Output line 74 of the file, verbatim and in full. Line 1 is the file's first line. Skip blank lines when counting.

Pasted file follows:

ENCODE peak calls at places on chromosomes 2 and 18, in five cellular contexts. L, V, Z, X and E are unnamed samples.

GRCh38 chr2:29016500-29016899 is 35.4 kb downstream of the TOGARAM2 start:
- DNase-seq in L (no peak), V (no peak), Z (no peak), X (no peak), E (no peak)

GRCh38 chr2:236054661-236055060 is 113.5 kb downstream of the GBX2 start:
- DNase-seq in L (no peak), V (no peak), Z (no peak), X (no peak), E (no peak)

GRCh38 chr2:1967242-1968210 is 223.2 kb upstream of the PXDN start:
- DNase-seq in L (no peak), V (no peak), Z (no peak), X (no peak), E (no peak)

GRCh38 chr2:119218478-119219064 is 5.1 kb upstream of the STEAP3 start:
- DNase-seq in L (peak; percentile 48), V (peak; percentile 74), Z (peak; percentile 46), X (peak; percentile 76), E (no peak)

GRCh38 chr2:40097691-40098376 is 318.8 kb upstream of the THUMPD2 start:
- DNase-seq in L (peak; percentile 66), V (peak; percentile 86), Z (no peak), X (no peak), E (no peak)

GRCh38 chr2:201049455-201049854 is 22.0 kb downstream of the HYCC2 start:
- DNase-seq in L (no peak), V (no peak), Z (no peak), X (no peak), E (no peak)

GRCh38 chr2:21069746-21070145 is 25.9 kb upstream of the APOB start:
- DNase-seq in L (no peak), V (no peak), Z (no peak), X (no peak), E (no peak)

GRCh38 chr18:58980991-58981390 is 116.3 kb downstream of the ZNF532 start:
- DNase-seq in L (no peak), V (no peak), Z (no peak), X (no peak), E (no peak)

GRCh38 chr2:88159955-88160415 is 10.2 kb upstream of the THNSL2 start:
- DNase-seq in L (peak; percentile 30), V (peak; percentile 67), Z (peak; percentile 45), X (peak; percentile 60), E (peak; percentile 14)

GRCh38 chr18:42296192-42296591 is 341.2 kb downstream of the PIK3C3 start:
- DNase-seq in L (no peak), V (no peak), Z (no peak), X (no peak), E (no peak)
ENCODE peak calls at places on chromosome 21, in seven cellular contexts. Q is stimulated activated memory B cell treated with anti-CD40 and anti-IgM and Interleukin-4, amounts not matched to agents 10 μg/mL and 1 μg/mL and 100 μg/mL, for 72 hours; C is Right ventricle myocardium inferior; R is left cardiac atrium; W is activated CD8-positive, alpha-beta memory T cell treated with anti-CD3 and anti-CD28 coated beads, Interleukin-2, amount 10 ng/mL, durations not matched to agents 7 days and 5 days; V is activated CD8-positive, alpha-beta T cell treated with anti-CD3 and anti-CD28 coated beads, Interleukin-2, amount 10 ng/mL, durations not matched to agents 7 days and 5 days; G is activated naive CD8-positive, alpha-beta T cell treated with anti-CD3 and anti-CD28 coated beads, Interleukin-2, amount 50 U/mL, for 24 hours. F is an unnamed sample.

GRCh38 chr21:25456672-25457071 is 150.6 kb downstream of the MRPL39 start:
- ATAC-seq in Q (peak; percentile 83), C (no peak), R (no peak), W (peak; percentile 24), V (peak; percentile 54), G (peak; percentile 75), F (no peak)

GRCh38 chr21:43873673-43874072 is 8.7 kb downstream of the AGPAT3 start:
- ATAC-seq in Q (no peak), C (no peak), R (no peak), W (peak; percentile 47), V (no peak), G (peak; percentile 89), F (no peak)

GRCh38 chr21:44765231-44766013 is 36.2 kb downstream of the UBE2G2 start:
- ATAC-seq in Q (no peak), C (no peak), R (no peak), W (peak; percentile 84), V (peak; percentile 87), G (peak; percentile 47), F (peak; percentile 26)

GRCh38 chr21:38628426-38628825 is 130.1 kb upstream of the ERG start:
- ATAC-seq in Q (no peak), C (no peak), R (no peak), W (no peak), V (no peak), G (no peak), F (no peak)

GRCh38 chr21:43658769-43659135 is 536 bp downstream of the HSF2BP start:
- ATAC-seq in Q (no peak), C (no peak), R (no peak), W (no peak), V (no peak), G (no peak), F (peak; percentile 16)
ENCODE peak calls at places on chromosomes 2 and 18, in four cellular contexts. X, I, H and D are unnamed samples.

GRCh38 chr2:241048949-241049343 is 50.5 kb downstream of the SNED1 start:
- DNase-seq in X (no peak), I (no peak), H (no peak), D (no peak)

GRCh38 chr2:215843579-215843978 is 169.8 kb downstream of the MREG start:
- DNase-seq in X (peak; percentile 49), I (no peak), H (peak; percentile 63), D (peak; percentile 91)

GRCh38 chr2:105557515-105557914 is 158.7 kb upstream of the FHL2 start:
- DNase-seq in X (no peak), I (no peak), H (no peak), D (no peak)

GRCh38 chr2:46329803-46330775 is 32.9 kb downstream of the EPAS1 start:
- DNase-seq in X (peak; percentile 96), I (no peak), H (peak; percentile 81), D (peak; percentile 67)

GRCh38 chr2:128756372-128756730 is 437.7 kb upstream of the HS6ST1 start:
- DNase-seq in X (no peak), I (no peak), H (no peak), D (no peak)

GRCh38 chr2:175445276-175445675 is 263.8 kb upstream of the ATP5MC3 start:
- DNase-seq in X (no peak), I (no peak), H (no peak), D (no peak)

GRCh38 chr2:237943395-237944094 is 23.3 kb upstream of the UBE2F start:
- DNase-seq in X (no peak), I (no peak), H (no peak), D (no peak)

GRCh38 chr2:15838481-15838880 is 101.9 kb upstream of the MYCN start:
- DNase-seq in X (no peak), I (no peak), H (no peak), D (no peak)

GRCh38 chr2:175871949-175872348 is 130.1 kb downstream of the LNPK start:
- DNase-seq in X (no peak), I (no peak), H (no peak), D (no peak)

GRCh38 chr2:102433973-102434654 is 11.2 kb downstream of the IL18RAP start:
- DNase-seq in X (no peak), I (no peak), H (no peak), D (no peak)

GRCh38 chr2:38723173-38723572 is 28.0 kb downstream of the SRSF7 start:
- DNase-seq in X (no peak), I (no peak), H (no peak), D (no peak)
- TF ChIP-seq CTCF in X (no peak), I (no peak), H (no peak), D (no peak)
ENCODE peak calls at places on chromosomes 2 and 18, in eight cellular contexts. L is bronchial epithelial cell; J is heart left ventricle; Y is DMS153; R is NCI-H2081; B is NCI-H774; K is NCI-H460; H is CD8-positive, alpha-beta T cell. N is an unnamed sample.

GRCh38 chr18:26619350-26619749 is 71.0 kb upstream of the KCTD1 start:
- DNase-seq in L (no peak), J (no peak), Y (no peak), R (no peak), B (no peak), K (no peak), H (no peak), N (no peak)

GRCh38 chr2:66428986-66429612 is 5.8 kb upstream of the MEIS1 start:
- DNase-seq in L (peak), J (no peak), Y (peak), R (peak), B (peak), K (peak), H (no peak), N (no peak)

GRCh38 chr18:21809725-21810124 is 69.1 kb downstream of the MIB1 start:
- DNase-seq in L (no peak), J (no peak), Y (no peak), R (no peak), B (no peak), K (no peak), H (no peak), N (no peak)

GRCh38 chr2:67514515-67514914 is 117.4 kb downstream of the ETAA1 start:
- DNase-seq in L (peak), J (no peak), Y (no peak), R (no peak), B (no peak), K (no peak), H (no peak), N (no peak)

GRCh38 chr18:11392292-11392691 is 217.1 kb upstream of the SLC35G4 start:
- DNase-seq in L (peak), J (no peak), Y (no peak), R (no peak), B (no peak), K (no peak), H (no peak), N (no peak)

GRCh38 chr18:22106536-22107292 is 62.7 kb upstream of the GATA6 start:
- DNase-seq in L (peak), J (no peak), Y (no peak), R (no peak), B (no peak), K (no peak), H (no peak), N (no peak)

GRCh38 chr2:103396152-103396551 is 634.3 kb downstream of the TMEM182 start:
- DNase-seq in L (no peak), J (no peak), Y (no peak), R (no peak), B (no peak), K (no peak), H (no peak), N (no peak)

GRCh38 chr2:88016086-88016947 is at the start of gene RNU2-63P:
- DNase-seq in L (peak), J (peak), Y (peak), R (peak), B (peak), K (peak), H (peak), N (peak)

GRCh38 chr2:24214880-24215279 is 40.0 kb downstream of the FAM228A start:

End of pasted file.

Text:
GRCh38 chr2:24214880-24215279 is 40.0 kb downstream of the FAM228A start: